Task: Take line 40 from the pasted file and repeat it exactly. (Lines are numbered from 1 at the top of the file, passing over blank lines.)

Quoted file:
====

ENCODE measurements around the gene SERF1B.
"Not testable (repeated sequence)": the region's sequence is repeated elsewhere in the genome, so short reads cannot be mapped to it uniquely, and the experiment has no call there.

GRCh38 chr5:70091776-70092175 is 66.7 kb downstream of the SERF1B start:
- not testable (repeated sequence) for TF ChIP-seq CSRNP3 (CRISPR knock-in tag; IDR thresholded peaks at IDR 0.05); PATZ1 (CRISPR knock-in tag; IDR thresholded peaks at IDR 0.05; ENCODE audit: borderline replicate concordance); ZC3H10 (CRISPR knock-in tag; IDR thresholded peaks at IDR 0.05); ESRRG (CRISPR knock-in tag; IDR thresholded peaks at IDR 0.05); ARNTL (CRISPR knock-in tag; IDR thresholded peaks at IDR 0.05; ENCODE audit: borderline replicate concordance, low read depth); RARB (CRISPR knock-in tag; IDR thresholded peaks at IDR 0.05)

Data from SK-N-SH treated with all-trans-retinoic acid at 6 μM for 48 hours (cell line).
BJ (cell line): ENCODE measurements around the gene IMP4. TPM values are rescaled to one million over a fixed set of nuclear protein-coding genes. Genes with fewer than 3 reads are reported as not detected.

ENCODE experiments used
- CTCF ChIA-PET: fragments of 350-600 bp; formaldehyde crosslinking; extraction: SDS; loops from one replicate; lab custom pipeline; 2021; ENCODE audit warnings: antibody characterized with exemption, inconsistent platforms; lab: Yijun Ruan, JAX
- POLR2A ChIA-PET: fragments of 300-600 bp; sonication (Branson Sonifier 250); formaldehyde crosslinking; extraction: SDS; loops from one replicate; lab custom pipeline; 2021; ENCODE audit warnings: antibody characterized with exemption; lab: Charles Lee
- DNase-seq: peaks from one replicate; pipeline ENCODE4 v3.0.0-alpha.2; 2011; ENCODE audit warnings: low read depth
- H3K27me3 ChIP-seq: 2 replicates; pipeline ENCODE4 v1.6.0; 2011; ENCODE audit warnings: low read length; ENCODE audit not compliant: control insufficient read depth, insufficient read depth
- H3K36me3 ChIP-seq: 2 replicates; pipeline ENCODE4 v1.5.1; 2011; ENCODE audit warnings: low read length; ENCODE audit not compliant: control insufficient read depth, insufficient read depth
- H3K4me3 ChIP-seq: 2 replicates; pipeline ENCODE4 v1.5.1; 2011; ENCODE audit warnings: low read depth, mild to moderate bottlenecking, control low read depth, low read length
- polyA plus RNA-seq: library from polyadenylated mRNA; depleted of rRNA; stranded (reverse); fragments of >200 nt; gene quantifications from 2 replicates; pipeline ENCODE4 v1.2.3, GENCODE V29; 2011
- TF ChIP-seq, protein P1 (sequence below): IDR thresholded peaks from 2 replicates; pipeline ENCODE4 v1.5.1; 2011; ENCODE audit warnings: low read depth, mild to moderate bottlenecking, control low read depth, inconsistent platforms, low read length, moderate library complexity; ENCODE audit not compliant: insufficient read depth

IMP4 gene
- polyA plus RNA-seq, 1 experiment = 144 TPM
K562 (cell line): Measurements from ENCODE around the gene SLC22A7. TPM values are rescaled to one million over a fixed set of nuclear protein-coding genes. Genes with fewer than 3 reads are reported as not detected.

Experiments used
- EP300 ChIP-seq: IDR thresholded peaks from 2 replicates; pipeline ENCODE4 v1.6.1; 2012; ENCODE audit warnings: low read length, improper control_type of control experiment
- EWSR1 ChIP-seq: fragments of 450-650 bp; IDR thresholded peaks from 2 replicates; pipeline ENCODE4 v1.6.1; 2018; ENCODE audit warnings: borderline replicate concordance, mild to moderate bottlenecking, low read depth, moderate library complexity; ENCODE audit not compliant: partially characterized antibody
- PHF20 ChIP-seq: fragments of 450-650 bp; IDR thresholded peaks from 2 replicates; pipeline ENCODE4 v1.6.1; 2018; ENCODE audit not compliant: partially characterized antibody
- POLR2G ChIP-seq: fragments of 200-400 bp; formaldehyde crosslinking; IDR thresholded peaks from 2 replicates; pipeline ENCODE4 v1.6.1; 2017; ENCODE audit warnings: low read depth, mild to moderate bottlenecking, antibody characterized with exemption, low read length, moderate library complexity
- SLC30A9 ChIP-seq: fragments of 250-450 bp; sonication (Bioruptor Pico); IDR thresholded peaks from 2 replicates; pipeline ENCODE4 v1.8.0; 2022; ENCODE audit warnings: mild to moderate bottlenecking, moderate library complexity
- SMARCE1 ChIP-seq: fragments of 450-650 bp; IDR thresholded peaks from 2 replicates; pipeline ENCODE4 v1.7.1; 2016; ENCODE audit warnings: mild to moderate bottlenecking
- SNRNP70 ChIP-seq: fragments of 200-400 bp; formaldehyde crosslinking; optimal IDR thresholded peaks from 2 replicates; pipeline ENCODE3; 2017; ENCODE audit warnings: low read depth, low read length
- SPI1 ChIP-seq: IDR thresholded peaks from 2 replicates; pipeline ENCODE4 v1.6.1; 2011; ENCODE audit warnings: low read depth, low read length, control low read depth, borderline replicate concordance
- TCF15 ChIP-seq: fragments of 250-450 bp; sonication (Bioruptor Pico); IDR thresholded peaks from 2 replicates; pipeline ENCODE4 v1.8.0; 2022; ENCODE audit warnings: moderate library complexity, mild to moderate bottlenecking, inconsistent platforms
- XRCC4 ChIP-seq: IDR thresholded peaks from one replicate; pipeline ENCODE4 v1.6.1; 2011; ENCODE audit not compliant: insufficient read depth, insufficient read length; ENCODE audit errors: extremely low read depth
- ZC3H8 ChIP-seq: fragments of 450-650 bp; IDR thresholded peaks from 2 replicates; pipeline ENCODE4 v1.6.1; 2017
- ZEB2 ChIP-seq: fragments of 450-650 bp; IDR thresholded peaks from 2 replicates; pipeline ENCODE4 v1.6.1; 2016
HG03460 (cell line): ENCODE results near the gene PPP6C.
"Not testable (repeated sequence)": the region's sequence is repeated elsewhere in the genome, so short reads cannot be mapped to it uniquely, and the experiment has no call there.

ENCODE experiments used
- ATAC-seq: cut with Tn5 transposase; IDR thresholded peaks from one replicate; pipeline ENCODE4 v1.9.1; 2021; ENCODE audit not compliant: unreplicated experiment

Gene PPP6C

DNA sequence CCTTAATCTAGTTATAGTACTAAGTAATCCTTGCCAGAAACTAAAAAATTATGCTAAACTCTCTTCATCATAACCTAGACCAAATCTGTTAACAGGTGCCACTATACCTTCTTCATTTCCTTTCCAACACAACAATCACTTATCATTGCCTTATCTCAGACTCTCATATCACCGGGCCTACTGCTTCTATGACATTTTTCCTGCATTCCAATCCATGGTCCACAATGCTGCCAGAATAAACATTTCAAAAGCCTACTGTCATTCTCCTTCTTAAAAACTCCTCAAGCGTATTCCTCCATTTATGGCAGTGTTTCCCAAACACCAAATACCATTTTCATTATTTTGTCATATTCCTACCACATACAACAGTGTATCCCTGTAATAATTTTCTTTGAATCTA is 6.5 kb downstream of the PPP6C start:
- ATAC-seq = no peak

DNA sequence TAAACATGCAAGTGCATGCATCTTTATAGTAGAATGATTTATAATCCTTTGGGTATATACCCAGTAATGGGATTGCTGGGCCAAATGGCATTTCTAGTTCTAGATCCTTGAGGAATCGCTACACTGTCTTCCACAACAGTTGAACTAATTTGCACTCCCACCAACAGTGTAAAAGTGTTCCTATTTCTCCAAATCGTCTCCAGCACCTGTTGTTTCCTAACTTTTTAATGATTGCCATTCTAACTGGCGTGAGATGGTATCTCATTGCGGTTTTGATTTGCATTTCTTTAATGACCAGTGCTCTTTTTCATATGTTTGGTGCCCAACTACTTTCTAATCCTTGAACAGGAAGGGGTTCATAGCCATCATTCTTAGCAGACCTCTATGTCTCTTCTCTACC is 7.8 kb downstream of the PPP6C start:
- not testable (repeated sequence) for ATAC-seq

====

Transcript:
- not testable (repeated sequence) for ATAC-seq